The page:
What you do is heat a small amount of Acetone in a suitable container such as a large glass jar, as the Acetone evaporates it will fill the jar with vapour. Some people have used the heated bed of a printer for this (but remember, Acetone vapor might affect parts of the printer as well so be very careful). Create something to hold your printed piece, like a bent piece of wire for example, and carefully lower the piece into the vapor. Hold it there until you're happy with the look and then remove it. The surface of the part will be soft and fragile and you need to let it sit undisturbed until it hardens back up.
- Print temperature: 240-260C
- Bed temperature: 80C
- Glass Transition Temperature: 52C
- Use a thin coat of PVA glue for bed adhesion
- You may need to adjust the filament diameter setting for this material. It's best that you try to print something and see if it's needed. Usually you need to use a smaller diameter than the default 2.85mm.
The name "bridge" comes from how this filament "bridges the gap" between the strength of nylon and the ease of printing with ABS/PLA. This is a very strong and flexible material that can take a fair bit of abuse. In fact we have a test print that we've been bringing to events and let people try to rip apart, so far they haven't been able to. Compared to other nylon materials it has reduced moisture absorption, reduced shrinkage and better bed adhesion.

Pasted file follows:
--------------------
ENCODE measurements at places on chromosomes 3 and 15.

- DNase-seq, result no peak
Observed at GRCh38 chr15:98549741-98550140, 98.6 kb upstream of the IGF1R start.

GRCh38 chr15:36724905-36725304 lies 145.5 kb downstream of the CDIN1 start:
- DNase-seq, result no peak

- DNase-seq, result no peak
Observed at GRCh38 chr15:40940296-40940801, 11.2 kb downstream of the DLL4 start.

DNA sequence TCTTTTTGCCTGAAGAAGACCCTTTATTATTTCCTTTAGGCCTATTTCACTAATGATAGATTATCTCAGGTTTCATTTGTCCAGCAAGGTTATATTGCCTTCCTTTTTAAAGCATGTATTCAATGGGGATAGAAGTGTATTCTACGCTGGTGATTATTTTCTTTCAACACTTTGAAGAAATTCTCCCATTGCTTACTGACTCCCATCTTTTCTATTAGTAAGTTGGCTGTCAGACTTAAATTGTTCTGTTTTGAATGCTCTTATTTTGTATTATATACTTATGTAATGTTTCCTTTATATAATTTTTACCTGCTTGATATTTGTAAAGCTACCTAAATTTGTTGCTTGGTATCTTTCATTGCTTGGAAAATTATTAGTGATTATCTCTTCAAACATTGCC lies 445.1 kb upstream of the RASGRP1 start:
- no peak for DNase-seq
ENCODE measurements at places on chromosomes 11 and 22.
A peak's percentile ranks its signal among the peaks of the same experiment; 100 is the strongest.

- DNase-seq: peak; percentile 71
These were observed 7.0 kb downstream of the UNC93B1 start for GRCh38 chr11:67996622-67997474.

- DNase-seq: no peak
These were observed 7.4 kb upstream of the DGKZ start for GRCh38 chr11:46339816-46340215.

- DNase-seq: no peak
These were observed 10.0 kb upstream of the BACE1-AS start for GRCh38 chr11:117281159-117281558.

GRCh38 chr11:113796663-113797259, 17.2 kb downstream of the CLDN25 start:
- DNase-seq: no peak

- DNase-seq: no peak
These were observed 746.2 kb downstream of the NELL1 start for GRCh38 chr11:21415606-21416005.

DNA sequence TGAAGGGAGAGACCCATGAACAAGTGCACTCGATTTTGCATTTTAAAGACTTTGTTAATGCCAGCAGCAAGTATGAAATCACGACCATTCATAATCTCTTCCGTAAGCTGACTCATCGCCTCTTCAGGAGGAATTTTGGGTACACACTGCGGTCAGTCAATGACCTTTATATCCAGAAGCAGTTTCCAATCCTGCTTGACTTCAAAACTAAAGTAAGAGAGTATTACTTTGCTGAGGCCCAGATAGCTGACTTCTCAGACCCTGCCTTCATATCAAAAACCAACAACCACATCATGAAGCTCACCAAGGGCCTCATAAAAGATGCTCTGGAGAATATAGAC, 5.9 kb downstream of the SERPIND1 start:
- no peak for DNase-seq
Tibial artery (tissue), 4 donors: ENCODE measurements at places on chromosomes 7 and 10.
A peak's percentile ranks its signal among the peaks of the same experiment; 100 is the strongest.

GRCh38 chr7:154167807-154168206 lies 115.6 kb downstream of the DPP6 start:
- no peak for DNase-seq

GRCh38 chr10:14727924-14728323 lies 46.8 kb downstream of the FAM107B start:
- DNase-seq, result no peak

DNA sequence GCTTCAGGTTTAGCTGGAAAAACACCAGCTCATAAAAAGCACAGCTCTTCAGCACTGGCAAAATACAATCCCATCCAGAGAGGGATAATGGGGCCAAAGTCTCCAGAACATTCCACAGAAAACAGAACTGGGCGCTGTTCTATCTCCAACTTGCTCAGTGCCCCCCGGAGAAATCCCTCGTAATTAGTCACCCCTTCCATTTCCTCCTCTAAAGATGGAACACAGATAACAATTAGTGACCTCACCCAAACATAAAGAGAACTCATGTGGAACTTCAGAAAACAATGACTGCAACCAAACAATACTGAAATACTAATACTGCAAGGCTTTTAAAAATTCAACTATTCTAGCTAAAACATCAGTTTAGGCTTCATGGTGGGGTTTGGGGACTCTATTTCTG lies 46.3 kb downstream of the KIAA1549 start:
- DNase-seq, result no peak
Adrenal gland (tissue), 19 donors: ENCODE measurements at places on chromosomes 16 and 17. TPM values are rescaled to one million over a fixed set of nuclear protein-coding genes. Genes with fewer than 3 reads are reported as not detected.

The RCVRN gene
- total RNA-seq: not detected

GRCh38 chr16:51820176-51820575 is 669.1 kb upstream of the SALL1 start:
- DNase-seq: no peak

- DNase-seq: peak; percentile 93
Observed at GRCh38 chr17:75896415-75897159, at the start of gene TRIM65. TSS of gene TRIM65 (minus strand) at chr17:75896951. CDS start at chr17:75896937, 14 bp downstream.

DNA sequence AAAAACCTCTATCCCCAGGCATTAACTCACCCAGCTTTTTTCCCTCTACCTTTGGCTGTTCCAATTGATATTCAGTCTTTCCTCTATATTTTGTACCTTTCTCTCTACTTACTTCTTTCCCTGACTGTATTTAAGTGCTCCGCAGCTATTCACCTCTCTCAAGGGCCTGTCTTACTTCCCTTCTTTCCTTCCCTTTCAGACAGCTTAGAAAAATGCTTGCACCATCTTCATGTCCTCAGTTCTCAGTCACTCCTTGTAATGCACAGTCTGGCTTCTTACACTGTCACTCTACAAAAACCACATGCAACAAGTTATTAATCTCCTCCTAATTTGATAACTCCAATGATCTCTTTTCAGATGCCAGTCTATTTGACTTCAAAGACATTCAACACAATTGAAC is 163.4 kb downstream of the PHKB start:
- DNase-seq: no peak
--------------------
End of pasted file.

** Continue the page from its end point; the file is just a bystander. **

Nylon is the strongest type of material that printers in the Ultimaker class can currently use. Rather than cracking it will flex and bend. Thin parts are very flexible and can be useful for creating things that need to flex regularly during use such as straps or buckles.
If you need a part that has low friction, Nylon is again a great choice.
While this nylon only comes in a single colour (an off white(ish) semi transparent colour) you can still get colourful prints by dyeing them. You can use fabric dyes suitable for nylon, Rit is one brand that has been shown to work. Check the packet or with the manufacturer to see if the dye you're planning to use is suitable for nylon or not.
The dyeing process is fairly straight forward; dissolve the dye in boiling water, bring your print/filament up to temperature by dipping it in boiling water for a couple of minutes before submerging it in the dye. Leave it in there for 30 minutes or so. Rinse in hot water first and then in cold water. After you've dyed your raw filament or printed object (Taulman recommends dyeing the printed object rather than the raw material) you need to dry it. Some people like to dry filament in an oven, others like keeping it in a air tight container with desiccant. That choice is up to you.
- Print temperature: 195-220C
- Bed temperature: 55-60C
You might need to increase flow a little with this material as it doesn't have much die swell (expansion after exiting the nozzle) compared to standard PLA. 4-8% is recommended by Colorfabb but feel free to experiment.